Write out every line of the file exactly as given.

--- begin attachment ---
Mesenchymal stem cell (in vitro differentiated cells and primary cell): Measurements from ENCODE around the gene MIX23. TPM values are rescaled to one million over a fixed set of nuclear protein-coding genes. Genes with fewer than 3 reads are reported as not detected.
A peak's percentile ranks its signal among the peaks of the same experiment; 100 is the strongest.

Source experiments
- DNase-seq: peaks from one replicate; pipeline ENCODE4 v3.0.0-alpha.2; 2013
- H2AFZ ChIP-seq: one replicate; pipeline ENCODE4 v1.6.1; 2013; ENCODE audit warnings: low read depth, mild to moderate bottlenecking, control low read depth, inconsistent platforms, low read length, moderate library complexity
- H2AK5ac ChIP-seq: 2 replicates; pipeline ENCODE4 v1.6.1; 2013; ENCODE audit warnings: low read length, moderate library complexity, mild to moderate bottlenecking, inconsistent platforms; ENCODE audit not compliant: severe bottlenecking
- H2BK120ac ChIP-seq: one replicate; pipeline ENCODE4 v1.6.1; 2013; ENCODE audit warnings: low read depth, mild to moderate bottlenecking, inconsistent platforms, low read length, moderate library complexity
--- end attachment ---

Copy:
Mesenchymal stem cell (in vitro differentiated cells and primary cell): Measurements from ENCODE around the gene MIX23. TPM values are rescaled to one million over a fixed set of nuclear protein-coding genes. Genes with fewer than 3 reads are reported as not detected.
A peak's percentile ranks its signal among the peaks of the same experiment; 100 is the strongest.

Source experiments
- DNase-seq: peaks from one replicate; pipeline ENCODE4 v3.0.0-alpha.2; 2013
- H2AFZ ChIP-seq: one replicate; pipeline ENCODE4 v1.6.1; 2013; ENCODE audit warnings: low read depth, mild to moderate bottlenecking, control low read depth, inconsistent platforms, low read length, moderate library complexity
- H2AK5ac ChIP-seq: 2 replicates; pipeline ENCODE4 v1.6.1; 2013; ENCODE audit warnings: low read length, moderate library complexity, mild to moderate bottlenecking, inconsistent platforms; ENCODE audit not compliant: severe bottlenecking
- H2BK120ac ChIP-seq: one replicate; pipeline ENCODE4 v1.6.1; 2013; ENCODE audit warnings: low read depth, mild to moderate bottlenecking, inconsistent platforms, low read length, moderate library complexity